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'It's about money, not people:' Immigration experts describe human smuggling business

Police in a western state of India have begun delving deeper into the deaths of four Indian migrants whose bodies were found in Manitoba just short of the Canada-U. S. border.
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Police in a western state of India have begun delving deeper into the deaths of four Indian migrants whose bodies were found in Manitoba just short of the Canada-U. S. border.

Ashish Bhatia, director general of police in Gujarat, says investigators are trying to determine whether there was a travel agent in India who helped the group.

"It's very clear that these people went to Canada and they were illegally trying to enter the U.S.A., so ... we are looking into that," Bhatia said in an interview with The Canadian Press.

RCMP found the bodies of a man, a woman, a teen and a baby last week near Emerson, Man. Police believe they had tried to cross into the United States during a heavy snowstorm in freezing temperatures.

Investigators have said they believe the deaths are linked to a human smuggling scheme.

Seven people did make it across the border. Two were found in a van with a man who now faces charges. The others were picked up by border patrol officers a short distance away.

Steve Shand of Deltona, Fla., faces counts of transporting or attempting to transport illegal aliens. He was released from custody on Monday.

Bhatia said Indian authorities are aware that people leaving for other countries don't always have proper documents to enter the United States. "This has been going on (for) years. Legally people go; illegally also people go."

Two immigration experts and an investigator want anyone considering illegal channels to understand the harsh reality of human smuggling.

"A lot of smugglers will give the false pretence that it's safe and easy to cross unlawfully," said Jamie Holt, acting special agent in charge of U.S. Homeland Security investigations into the illegal movement of people.

"The smugglers have a very specific way of doing things. It's a business for them.

"It's about money, not about people."

Court documents state one of the individuals who was picked up told officers his group had been walking for 11 hours through the bitter cold. One woman was taken to hospital because one of her hands was to be partially amputated.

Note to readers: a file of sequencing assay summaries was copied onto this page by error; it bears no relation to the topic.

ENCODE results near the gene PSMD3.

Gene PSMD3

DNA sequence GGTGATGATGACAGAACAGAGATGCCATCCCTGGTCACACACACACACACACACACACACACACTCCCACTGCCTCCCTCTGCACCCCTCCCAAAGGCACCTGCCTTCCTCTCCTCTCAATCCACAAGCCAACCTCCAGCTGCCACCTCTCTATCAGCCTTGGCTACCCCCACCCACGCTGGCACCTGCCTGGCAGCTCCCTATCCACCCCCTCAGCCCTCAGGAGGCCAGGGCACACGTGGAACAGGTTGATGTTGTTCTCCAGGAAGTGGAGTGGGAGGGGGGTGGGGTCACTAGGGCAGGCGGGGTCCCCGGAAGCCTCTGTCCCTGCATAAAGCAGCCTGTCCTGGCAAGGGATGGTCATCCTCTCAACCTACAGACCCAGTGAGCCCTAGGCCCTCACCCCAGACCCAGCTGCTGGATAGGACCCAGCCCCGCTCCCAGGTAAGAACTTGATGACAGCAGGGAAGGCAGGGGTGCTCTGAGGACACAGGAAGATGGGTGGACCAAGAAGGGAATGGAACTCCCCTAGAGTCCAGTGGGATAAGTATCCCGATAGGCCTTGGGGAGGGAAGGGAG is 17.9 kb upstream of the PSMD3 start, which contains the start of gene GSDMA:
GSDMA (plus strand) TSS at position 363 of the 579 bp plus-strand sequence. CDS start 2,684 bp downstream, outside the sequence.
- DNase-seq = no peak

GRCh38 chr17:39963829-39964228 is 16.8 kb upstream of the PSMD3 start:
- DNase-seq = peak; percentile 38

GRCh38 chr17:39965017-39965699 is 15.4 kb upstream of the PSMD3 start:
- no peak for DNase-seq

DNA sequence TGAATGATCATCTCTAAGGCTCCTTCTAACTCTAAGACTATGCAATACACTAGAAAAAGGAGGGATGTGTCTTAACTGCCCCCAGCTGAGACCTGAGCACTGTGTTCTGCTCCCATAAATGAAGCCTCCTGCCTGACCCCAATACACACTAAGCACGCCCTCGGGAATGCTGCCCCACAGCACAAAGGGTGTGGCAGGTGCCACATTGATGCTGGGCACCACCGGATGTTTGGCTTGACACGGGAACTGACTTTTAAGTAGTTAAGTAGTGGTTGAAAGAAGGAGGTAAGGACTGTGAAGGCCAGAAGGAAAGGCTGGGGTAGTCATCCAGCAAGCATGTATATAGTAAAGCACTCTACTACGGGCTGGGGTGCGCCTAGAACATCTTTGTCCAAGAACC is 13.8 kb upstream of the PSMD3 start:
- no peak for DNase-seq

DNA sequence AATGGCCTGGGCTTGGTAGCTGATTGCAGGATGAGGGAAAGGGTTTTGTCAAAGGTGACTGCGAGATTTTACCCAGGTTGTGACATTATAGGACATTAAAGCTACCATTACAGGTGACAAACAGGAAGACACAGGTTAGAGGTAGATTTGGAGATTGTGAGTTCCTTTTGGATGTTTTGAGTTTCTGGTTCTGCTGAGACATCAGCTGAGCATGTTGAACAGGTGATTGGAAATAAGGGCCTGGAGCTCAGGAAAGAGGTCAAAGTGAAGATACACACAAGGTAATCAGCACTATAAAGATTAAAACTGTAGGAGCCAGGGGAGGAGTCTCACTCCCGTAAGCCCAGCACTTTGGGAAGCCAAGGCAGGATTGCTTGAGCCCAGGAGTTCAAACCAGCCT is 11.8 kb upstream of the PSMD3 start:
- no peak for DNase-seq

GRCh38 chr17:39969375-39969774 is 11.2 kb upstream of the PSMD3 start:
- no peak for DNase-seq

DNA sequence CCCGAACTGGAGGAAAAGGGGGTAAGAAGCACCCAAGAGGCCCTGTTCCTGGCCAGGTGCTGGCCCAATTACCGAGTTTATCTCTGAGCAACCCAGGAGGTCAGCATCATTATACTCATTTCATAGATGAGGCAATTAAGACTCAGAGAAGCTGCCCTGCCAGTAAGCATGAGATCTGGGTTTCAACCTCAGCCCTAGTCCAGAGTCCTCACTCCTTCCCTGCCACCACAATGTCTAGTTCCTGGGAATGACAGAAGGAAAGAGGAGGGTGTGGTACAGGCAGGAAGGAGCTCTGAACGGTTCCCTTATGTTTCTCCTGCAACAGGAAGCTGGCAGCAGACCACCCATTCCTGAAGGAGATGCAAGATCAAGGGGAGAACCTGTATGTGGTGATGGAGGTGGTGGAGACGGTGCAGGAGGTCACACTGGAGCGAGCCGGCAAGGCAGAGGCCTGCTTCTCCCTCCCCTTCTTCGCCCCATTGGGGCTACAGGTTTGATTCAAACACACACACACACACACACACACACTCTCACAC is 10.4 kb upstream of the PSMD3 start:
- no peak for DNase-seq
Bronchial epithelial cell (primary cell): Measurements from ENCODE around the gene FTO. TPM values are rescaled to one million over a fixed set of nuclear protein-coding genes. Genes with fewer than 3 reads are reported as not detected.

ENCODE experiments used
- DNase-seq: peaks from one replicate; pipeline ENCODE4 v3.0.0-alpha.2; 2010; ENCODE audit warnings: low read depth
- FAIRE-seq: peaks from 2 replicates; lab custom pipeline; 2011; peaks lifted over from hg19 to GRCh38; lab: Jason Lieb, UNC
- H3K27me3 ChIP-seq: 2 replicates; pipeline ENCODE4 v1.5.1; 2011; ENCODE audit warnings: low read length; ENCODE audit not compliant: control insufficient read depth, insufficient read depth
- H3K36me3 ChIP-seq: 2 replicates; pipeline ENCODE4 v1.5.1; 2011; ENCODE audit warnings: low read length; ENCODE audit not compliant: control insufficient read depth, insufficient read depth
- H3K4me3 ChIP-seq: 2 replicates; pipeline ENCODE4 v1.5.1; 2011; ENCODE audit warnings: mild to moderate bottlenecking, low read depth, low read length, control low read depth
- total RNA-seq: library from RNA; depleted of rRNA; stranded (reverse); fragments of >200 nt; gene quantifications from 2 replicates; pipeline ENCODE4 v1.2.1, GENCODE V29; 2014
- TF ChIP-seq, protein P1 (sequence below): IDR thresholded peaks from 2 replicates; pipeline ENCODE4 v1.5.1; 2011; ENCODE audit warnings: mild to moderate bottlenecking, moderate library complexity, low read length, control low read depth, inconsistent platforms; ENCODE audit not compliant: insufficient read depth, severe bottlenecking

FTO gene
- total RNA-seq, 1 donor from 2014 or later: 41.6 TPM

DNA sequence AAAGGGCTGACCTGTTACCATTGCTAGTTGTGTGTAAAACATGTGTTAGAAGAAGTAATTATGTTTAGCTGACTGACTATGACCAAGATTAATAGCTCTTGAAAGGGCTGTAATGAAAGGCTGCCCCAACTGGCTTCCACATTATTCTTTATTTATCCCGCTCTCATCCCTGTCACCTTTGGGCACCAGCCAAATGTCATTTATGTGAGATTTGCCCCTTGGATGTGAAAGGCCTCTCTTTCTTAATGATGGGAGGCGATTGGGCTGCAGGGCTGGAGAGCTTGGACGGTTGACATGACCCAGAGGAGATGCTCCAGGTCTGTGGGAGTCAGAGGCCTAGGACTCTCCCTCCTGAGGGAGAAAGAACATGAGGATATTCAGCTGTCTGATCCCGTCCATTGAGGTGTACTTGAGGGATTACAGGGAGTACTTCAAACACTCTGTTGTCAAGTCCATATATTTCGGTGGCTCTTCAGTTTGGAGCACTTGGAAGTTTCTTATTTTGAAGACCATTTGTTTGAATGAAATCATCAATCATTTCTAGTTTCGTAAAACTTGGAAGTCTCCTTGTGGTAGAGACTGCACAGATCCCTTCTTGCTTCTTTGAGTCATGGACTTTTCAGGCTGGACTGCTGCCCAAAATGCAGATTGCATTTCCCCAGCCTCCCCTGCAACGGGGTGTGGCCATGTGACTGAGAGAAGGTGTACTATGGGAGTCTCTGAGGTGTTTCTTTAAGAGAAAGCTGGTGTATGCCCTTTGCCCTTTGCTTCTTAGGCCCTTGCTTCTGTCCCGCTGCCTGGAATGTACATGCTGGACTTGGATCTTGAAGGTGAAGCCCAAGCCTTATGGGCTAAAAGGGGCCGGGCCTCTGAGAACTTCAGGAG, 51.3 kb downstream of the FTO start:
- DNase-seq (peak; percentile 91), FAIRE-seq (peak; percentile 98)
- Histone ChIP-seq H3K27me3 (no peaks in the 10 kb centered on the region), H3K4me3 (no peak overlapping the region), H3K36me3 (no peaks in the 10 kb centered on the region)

The man said he had paid a large amount of money to get a fake student visa in Canada and was expecting a ride to a relative in Chicago after he crossed, the documents say.

Deepak Ahluwalia, a Canadian immigration lawyer working with asylum seekers in California, said the Emerson crossing is frequented by smugglers and migrants who know its remoteness makes it inaccessible to patrol officers.

Yvon Dandurand, a criminologist at the University of the Fraser Valley in British Columbia, said people turn to smugglers for help because they would not qualify under immigration law. Documents can also take years to process.

People migrate for two main reasons: to seek out better economic opportunities or to be reunited with family, he said.

It's a lucrative business. Dandurand said some smugglers charge US$10,000 to US$50,000 per person. Smuggling operations can be as small as five to 10 people working together in different countries, he added.

"They make a lot of money out of people's despair (and) sometimes ignorance. They're easily duped," said Dandurand, who has been studying migrant smuggling for 25 years.

Ahluwalia said he has helped a lot of Indian asylum seekers coming to the U.S. through Canada.

Investigators are still piecing together the latest group's motive for crossing, but Ahluwalia said in many cases he's handled migrants have been scammed in Canada by a lawyer who promised false documents.

"We see that a lot."

Once migrants have made contact with a smuggler through an ad or word of mouth — and provided payment — they usually receive general instructions about their journey, Ahluwalia said.

"It's so common for a smuggling agent to just say, 'Oh, the border is right there,' but the agent neglects to tell you that you have to walk for two days."

Holt said cellphones typically don't work because the migrants have been dropped off in the middle of nowhere and told to walk in a specific direction, regardless of bad weather or lack of food and water.

"They know that once they put you across, their job is done. They don't really have any incentive to make sure that you end up safe," Ahluwalia added.

"In this case, I don't know anyone who could be in their right mind to tell them to make this journey knowing that the mom had an infant in her hands," he said.

"It's just sad that four people died, and they died so brutally and so tragically."

This report by The Canadian Press was first published Jan. 27, 2022.

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This story was produced with the financial assistance of the Facebook and Canadian Press News Fellowship.

Hina Alam, Fakiha Baig and Brittany Hobson, The Canadian Press

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